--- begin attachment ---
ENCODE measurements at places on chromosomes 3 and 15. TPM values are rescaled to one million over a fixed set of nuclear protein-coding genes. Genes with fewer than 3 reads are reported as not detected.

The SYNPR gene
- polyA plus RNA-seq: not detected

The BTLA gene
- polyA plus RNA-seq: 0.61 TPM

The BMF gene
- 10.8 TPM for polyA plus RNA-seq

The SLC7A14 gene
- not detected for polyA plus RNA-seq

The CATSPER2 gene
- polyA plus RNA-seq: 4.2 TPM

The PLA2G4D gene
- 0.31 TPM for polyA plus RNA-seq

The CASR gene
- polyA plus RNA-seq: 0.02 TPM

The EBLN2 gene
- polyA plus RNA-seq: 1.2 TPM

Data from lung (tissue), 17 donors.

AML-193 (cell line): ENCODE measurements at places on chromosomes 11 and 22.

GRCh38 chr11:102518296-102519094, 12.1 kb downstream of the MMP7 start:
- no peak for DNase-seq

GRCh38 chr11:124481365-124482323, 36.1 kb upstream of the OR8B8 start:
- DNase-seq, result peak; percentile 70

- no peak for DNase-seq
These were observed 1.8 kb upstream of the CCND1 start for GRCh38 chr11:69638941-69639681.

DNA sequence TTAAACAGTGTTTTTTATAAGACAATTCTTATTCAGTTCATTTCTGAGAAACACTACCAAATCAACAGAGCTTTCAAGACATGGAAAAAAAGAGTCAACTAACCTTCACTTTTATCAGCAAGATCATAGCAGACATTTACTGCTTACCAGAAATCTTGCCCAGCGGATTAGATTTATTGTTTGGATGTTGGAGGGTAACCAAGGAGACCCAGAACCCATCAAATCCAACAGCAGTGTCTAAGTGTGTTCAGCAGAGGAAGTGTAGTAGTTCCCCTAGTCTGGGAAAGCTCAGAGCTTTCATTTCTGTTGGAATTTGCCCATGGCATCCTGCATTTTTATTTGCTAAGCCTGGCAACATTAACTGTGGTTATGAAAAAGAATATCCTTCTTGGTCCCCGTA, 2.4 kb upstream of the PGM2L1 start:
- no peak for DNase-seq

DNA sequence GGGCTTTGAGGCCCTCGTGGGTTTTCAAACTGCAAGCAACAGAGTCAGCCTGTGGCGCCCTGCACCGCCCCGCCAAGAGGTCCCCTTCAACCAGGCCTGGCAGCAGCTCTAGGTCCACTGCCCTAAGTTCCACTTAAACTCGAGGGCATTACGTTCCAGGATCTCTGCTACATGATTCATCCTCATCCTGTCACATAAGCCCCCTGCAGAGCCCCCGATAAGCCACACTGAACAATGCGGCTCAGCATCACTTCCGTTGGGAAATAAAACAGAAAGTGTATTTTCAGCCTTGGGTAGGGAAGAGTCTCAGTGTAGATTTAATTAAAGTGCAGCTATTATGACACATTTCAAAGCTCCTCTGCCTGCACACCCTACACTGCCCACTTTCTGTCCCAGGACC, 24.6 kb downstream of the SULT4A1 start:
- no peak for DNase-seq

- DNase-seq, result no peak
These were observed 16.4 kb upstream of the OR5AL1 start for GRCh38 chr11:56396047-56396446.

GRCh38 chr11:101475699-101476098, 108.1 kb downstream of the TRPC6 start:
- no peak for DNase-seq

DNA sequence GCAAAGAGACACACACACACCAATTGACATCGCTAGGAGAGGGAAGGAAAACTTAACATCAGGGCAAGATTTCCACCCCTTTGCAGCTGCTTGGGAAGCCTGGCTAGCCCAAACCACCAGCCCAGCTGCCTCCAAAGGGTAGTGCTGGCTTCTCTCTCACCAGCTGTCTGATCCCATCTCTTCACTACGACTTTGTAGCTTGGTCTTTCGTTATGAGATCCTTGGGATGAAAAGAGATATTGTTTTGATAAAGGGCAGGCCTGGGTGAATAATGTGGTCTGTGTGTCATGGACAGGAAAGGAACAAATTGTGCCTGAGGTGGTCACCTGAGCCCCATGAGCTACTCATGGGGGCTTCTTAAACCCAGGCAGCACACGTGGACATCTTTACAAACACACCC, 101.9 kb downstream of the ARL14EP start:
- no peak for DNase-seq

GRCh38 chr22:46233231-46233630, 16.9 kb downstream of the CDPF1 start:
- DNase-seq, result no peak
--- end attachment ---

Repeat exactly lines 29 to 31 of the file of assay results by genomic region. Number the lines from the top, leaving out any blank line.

- no peak for DNase-seq

- DNase-seq, result no peak
These were observed 16.4 kb upstream of the OR5AL1 start for GRCh38 chr11:56396047-56396446.